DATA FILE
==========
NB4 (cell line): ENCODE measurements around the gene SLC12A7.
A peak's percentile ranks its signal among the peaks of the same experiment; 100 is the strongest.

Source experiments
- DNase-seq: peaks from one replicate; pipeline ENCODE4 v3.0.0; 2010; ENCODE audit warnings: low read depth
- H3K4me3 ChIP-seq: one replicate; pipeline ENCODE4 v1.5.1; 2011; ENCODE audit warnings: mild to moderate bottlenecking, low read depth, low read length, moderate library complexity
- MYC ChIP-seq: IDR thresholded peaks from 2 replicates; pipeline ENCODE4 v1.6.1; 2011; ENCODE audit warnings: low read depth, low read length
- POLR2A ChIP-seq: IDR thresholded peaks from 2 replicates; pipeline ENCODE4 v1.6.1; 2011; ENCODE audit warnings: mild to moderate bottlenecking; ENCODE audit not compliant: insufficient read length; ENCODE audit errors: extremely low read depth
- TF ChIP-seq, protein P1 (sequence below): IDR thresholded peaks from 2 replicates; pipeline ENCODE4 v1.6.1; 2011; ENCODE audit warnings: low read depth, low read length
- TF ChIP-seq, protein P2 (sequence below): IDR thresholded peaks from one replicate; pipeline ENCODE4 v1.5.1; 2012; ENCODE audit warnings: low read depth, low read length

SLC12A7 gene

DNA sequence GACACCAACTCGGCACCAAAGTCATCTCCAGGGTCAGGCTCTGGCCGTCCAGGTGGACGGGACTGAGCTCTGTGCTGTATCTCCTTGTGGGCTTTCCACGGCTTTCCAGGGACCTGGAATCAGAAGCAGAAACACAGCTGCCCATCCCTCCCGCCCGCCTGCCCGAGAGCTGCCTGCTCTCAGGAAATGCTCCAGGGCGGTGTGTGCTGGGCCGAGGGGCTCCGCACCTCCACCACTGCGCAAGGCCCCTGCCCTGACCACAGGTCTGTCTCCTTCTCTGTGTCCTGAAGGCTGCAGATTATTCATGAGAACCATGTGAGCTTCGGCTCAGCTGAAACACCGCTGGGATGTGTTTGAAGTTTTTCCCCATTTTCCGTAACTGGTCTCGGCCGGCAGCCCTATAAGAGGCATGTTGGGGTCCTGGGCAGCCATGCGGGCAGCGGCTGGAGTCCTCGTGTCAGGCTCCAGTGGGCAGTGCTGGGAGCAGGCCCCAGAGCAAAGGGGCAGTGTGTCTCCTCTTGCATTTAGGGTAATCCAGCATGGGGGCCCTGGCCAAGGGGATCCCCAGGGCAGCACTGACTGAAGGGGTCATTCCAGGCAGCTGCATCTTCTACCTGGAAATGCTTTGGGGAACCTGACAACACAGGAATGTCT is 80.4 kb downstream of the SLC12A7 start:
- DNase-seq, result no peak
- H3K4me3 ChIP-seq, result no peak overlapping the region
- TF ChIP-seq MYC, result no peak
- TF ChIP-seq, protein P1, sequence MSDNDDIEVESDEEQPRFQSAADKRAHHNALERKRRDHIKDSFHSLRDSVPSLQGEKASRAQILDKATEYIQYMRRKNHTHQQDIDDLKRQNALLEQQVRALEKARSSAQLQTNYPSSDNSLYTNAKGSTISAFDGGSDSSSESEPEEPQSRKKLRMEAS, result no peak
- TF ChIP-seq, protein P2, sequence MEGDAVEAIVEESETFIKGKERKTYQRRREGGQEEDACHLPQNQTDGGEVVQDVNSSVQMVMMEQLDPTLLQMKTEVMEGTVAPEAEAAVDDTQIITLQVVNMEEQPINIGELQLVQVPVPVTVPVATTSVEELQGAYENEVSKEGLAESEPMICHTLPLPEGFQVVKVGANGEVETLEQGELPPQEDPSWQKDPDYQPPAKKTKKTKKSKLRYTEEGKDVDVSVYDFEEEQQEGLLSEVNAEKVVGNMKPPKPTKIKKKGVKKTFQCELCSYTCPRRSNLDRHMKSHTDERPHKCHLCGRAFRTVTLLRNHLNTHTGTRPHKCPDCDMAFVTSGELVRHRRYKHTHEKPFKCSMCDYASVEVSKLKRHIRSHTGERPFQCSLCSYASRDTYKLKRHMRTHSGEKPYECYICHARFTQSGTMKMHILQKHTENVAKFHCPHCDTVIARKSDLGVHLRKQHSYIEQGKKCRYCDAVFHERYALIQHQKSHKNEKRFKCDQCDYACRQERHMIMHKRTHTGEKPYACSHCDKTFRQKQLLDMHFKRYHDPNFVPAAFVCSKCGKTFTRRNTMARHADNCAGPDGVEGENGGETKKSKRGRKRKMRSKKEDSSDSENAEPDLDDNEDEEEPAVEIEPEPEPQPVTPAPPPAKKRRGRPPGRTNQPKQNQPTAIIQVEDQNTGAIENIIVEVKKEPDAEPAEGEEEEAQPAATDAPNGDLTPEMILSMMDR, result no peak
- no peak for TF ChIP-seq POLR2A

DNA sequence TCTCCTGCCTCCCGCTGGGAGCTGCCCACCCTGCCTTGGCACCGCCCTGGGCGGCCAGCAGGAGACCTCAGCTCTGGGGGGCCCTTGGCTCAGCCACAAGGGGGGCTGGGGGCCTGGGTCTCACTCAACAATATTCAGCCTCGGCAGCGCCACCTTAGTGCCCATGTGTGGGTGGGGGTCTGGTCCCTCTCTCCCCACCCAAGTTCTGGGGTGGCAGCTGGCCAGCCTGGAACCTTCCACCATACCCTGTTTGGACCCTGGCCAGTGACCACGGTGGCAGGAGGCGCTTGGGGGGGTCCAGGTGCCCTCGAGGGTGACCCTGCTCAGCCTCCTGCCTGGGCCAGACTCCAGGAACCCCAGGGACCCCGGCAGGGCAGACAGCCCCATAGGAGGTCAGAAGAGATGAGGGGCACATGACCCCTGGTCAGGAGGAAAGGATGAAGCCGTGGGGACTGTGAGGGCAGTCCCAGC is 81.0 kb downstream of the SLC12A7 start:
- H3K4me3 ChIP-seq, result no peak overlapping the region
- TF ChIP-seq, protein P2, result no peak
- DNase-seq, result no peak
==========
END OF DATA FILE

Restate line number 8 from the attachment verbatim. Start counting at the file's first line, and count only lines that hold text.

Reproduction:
- TF ChIP-seq, protein P1 (sequence below): IDR thresholded peaks from 2 replicates; pipeline ENCODE4 v1.6.1; 2011; ENCODE audit warnings: low read depth, low read length